Earlier this year, Microsoft announced its supercomputer hosted in Azure Cloud which it developed in collaboration with OpenAI. The company said that the supercomputer could train various artificial intelligence models and comes with more than 2,85,000 CPU cores, 10,000 GPUs, and 400Gbps of network connectivity for each GPU server.
Not just this, Hewlett Packard Enterprise recently acquired the supercomputing leader Cray, following which it has introduced the HPE Cray supercomputing line that can perform data-centric AI workloads with exceptionally high speed. It also built the new TX-GAIA (Green AI Accelerator) computing system at the Lincoln Laboratory Supercomputing Center which has been ranked as the most powerful AI supercomputer at any university in the world. With a performance of 100 AI petaflops, it can perform complex deep neural network operations with much ease.
Fugaku by Fujitsu is another supercomputer recently built which is tailored to run machine learning algorithms. Still, in testing mode, it is expected to be operational from 2020 and will prove crucial to scale up machine learning algorithms at a quick pace.
Furthermore, the US Department of Energy (DoE) also announced plans to build the world’s fastest supercomputer – Frontier, which will be jointly developed by AMD and Cray. With a computing speed of 1.5 quintillion calculations per second, it is expected to join Intel’s Aurora to become the second of the two exascale systems planned by US DoE for 2021. It is expected to perform advanced tasks in AI, cancer treatment research, nuclear physics and more. Aurora, which is speculated to be worth $500 million, is five times faster than IBM’s summit, and was also designed from ground up with AI in mind.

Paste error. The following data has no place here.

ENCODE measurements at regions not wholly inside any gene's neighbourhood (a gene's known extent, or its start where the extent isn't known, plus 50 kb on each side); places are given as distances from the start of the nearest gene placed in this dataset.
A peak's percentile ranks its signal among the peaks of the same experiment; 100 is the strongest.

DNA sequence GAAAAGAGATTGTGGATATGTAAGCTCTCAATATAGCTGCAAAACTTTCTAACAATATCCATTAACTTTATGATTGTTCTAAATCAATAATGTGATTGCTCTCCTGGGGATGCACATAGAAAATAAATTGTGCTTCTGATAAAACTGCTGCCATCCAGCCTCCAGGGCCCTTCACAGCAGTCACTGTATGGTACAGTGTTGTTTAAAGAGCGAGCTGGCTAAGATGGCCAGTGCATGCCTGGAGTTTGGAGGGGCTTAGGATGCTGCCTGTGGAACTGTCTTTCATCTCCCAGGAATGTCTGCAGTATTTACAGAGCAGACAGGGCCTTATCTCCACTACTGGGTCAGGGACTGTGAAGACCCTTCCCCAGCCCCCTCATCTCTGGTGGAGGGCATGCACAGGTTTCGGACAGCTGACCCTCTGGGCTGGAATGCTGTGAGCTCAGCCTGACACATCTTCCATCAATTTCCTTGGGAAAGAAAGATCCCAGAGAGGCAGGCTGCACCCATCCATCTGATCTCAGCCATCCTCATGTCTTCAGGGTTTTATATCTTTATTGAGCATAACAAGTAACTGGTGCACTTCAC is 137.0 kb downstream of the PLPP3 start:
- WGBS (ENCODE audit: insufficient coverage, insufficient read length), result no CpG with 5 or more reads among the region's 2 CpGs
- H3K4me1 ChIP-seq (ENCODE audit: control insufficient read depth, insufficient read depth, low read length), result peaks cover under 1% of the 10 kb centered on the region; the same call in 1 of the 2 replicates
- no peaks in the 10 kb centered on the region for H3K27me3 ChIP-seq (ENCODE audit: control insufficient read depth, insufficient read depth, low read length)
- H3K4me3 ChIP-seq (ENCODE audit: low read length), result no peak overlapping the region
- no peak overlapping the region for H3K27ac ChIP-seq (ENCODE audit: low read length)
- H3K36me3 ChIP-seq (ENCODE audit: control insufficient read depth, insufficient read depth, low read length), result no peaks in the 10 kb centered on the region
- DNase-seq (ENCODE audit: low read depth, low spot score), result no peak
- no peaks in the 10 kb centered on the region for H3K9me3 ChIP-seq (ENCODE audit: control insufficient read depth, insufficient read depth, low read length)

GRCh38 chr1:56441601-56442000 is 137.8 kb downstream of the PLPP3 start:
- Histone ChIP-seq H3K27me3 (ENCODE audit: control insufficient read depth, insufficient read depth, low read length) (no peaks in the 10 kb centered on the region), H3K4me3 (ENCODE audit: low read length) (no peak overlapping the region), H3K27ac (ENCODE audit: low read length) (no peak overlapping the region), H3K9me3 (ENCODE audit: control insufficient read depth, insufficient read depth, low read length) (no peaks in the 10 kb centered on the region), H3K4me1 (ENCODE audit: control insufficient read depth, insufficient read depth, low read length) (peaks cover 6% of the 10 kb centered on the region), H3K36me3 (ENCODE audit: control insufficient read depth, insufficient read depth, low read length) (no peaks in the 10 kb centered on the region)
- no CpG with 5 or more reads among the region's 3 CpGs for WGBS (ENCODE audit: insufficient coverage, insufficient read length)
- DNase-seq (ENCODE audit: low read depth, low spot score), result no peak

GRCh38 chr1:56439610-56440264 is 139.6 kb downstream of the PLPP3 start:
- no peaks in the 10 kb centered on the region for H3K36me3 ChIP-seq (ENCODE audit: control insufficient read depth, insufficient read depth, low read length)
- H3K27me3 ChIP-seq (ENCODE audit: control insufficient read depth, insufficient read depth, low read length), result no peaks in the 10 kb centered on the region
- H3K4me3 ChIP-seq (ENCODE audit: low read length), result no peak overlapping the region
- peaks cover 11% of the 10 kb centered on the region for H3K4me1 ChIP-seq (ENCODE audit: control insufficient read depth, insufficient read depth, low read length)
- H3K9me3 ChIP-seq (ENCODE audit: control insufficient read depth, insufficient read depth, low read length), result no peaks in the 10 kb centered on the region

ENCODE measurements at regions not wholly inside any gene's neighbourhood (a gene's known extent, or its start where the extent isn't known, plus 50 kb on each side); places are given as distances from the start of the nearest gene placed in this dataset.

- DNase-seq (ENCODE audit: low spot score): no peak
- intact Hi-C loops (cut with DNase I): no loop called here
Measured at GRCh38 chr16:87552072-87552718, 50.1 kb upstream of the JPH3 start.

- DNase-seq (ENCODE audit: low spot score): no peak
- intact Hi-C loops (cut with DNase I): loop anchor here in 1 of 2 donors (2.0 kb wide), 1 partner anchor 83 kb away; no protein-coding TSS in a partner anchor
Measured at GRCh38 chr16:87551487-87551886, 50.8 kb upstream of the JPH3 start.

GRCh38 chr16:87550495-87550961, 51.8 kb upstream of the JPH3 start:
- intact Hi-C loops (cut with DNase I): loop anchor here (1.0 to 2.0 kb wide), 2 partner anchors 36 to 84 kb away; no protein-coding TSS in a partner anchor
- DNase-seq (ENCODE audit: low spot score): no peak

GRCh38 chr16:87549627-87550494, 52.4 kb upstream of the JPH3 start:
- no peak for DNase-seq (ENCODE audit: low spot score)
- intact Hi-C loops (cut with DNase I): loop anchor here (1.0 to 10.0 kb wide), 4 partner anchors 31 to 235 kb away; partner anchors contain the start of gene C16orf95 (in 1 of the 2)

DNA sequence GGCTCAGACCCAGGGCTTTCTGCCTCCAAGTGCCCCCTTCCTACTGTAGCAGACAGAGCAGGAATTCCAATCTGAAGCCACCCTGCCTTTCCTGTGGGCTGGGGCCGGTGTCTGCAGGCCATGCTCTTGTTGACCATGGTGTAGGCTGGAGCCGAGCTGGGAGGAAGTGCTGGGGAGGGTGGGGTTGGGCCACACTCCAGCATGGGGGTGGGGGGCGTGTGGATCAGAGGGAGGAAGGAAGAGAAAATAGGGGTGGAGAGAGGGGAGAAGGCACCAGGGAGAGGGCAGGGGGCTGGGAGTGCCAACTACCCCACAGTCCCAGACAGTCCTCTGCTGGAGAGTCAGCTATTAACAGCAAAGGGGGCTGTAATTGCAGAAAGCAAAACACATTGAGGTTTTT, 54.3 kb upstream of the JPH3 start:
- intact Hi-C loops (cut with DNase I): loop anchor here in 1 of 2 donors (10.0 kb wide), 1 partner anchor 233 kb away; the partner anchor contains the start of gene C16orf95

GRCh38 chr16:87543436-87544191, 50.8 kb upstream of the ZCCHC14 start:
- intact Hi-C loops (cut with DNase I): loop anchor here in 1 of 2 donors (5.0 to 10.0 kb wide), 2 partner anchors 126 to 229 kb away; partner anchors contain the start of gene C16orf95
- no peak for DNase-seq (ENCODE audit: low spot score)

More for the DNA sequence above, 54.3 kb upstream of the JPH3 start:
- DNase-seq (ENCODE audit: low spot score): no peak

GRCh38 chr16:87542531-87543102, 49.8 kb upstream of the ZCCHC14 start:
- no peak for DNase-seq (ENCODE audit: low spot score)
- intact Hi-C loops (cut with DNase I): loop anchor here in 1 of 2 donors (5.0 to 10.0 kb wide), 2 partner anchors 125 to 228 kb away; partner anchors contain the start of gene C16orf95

In fact, one of the latest developments in the field of supercomputers is NEC’s SX-Aurora TSUBASA which is one of the smallest supercomputers designed for AI and ML workloads. NEC has been renowned for its vector processors which gives an advantage while performing AI tasks. We recently covered an article comparing it with Nvidia’s A100, which is one of the most preferred systems today to carry AI workloads.
Not just the tech giants, but startups are also venturing into the domain of supercomputers. For instance, Canada-based Q Blocks uses peer to peer computing technology to build affordable supercomputers for small organisations and individual researchers that cannot afford expensive supercomputers. It is offering powerful GPUs at a reasonable cost to carry out tasks in AI and data science.
Back in India too, it has begun to take a lead in the supercomputers market. It has supercomputers such as PARAM, Anupam, Pratush, Mihir and others which have been developed for tasks such as data analysis, weather forecasting, and more. In fact, the Council of Scientific and Industrial Research had joined hands with Nvidia to set up the Centre of Excellence at CEERI which was speculated to house India’s first-ever AI supercomputer.
These and many more instances suggest that there is a flooding in the number of supercomputers across the globe. The computing beasts which were once owned by few select companies such as Nvidia and AMD, are now being explored by many other companies, research organisations and even startups.